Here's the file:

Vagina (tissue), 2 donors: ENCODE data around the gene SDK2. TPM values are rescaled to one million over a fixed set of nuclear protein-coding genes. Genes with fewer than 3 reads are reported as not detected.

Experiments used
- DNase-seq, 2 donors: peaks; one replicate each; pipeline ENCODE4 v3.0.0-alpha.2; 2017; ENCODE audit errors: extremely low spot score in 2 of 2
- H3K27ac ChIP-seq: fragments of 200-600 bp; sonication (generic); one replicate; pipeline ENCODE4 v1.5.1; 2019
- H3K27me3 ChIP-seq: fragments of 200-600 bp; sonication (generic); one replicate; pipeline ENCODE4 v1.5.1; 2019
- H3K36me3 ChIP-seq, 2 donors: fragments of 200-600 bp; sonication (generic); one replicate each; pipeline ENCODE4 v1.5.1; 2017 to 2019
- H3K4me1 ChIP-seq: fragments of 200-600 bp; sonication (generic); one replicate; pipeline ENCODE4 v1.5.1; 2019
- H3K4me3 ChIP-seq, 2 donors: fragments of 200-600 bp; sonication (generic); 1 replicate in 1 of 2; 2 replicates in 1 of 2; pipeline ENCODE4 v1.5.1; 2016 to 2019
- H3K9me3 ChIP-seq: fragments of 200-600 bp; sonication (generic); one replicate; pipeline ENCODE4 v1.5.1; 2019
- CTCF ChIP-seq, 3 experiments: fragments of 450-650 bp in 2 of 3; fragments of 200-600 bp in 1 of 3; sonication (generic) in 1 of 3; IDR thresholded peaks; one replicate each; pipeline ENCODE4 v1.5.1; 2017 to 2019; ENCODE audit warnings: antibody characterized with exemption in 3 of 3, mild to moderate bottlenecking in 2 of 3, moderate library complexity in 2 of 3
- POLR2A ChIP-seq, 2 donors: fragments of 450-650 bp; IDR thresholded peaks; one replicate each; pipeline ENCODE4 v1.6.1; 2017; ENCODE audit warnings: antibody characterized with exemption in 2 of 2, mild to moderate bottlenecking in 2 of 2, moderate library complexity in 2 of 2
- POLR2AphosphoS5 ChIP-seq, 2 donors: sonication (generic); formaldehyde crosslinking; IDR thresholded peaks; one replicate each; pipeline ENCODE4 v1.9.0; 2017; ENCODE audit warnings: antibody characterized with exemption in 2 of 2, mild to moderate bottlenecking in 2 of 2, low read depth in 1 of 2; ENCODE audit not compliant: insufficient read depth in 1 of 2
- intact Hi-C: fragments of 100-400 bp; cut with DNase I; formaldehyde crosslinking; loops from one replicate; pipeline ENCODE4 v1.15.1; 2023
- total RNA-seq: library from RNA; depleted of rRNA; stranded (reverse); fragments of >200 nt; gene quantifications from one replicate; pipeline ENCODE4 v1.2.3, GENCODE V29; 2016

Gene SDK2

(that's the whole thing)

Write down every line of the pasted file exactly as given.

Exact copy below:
Vagina (tissue), 2 donors: ENCODE data around the gene SDK2. TPM values are rescaled to one million over a fixed set of nuclear protein-coding genes. Genes with fewer than 3 reads are reported as not detected.

Experiments used
- DNase-seq, 2 donors: peaks; one replicate each; pipeline ENCODE4 v3.0.0-alpha.2; 2017; ENCODE audit errors: extremely low spot score in 2 of 2
- H3K27ac ChIP-seq: fragments of 200-600 bp; sonication (generic); one replicate; pipeline ENCODE4 v1.5.1; 2019
- H3K27me3 ChIP-seq: fragments of 200-600 bp; sonication (generic); one replicate; pipeline ENCODE4 v1.5.1; 2019
- H3K36me3 ChIP-seq, 2 donors: fragments of 200-600 bp; sonication (generic); one replicate each; pipeline ENCODE4 v1.5.1; 2017 to 2019
- H3K4me1 ChIP-seq: fragments of 200-600 bp; sonication (generic); one replicate; pipeline ENCODE4 v1.5.1; 2019
- H3K4me3 ChIP-seq, 2 donors: fragments of 200-600 bp; sonication (generic); 1 replicate in 1 of 2; 2 replicates in 1 of 2; pipeline ENCODE4 v1.5.1; 2016 to 2019
- H3K9me3 ChIP-seq: fragments of 200-600 bp; sonication (generic); one replicate; pipeline ENCODE4 v1.5.1; 2019
- CTCF ChIP-seq, 3 experiments: fragments of 450-650 bp in 2 of 3; fragments of 200-600 bp in 1 of 3; sonication (generic) in 1 of 3; IDR thresholded peaks; one replicate each; pipeline ENCODE4 v1.5.1; 2017 to 2019; ENCODE audit warnings: antibody characterized with exemption in 3 of 3, mild to moderate bottlenecking in 2 of 3, moderate library complexity in 2 of 3
- POLR2A ChIP-seq, 2 donors: fragments of 450-650 bp; IDR thresholded peaks; one replicate each; pipeline ENCODE4 v1.6.1; 2017; ENCODE audit warnings: antibody characterized with exemption in 2 of 2, mild to moderate bottlenecking in 2 of 2, moderate library complexity in 2 of 2
- POLR2AphosphoS5 ChIP-seq, 2 donors: sonication (generic); formaldehyde crosslinking; IDR thresholded peaks; one replicate each; pipeline ENCODE4 v1.9.0; 2017; ENCODE audit warnings: antibody characterized with exemption in 2 of 2, mild to moderate bottlenecking in 2 of 2, low read depth in 1 of 2; ENCODE audit not compliant: insufficient read depth in 1 of 2
- intact Hi-C: fragments of 100-400 bp; cut with DNase I; formaldehyde crosslinking; loops from one replicate; pipeline ENCODE4 v1.15.1; 2023
- total RNA-seq: library from RNA; depleted of rRNA; stranded (reverse); fragments of >200 nt; gene quantifications from one replicate; pipeline ENCODE4 v1.2.3, GENCODE V29; 2016

Gene SDK2